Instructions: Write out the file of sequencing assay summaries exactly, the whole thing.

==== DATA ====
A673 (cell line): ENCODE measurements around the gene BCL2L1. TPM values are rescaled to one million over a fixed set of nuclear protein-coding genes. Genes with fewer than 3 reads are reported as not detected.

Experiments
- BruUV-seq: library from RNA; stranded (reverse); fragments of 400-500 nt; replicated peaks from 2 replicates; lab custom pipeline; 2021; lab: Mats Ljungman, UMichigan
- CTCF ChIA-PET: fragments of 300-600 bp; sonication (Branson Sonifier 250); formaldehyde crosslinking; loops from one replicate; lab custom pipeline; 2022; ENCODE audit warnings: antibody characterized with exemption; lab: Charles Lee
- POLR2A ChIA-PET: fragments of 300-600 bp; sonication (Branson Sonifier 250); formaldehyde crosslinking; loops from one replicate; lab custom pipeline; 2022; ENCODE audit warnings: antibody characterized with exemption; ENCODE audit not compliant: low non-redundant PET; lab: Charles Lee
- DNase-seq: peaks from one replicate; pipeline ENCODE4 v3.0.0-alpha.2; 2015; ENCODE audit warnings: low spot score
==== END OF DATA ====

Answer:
A673 (cell line): ENCODE measurements around the gene BCL2L1. TPM values are rescaled to one million over a fixed set of nuclear protein-coding genes. Genes with fewer than 3 reads are reported as not detected.

Experiments
- BruUV-seq: library from RNA; stranded (reverse); fragments of 400-500 nt; replicated peaks from 2 replicates; lab custom pipeline; 2021; lab: Mats Ljungman, UMichigan
- CTCF ChIA-PET: fragments of 300-600 bp; sonication (Branson Sonifier 250); formaldehyde crosslinking; loops from one replicate; lab custom pipeline; 2022; ENCODE audit warnings: antibody characterized with exemption; lab: Charles Lee
- POLR2A ChIA-PET: fragments of 300-600 bp; sonication (Branson Sonifier 250); formaldehyde crosslinking; loops from one replicate; lab custom pipeline; 2022; ENCODE audit warnings: antibody characterized with exemption; ENCODE audit not compliant: low non-redundant PET; lab: Charles Lee
- DNase-seq: peaks from one replicate; pipeline ENCODE4 v3.0.0-alpha.2; 2015; ENCODE audit warnings: low spot score